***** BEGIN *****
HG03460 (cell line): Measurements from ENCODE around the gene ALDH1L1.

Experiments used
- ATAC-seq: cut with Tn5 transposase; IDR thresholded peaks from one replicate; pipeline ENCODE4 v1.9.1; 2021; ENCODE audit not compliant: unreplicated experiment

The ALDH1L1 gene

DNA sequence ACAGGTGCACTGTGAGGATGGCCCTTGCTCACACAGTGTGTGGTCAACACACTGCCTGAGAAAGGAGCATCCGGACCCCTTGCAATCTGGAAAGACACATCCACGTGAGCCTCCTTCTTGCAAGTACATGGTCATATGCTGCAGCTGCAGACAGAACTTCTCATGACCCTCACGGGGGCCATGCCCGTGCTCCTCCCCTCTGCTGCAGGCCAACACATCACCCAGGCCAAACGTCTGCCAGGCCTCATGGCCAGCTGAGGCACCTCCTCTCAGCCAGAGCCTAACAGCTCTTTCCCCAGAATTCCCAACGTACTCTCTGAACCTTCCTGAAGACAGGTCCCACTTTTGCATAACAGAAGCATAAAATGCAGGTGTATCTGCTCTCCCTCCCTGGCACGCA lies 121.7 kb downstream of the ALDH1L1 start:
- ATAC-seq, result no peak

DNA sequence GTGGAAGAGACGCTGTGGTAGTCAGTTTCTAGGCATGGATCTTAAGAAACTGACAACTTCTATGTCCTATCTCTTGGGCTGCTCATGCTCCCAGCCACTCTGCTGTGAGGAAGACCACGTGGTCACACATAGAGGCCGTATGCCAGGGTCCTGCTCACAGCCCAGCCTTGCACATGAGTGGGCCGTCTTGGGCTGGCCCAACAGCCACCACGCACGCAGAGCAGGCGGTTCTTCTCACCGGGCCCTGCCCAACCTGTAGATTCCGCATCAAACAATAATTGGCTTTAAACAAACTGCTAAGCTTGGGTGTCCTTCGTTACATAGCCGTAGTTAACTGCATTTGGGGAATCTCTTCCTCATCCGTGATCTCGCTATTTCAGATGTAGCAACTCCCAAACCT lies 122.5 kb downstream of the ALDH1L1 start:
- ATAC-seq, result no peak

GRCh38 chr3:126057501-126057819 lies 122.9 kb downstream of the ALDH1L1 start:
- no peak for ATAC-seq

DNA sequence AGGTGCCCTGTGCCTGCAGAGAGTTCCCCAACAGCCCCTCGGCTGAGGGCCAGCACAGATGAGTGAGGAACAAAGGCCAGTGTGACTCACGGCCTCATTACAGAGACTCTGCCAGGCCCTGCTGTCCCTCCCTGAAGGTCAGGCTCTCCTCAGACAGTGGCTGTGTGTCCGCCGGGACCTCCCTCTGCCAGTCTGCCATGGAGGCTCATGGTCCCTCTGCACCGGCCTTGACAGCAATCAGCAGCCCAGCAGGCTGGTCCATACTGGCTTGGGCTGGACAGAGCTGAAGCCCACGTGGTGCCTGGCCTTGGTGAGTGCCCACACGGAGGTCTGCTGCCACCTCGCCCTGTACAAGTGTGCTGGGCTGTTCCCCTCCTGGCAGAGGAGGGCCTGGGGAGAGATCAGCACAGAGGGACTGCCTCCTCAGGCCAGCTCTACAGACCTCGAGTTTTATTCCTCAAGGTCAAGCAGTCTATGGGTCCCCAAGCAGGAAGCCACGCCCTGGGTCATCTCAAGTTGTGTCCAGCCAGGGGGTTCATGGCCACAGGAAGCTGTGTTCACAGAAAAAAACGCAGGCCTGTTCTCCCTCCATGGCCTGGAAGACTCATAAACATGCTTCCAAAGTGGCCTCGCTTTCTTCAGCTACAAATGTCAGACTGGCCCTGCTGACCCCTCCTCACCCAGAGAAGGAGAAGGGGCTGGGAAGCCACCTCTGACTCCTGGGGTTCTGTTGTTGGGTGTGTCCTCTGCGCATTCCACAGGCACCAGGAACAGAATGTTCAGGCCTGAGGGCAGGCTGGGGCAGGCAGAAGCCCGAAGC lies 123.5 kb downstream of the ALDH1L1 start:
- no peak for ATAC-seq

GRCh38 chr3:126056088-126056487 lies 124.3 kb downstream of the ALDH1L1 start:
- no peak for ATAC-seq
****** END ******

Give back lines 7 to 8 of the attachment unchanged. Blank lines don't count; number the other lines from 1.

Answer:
DNA sequence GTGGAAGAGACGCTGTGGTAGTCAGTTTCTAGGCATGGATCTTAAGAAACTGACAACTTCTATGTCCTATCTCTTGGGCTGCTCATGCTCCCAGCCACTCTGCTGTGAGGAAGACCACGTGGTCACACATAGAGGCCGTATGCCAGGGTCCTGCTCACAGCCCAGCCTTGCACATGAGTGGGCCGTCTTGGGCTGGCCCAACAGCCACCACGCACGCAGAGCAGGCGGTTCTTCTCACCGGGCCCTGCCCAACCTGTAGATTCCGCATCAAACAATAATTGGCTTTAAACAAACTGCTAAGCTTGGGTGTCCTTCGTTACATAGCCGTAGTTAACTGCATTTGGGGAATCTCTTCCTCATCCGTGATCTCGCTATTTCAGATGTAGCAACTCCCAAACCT lies 122.5 kb downstream of the ALDH1L1 start:
- ATAC-seq, result no peak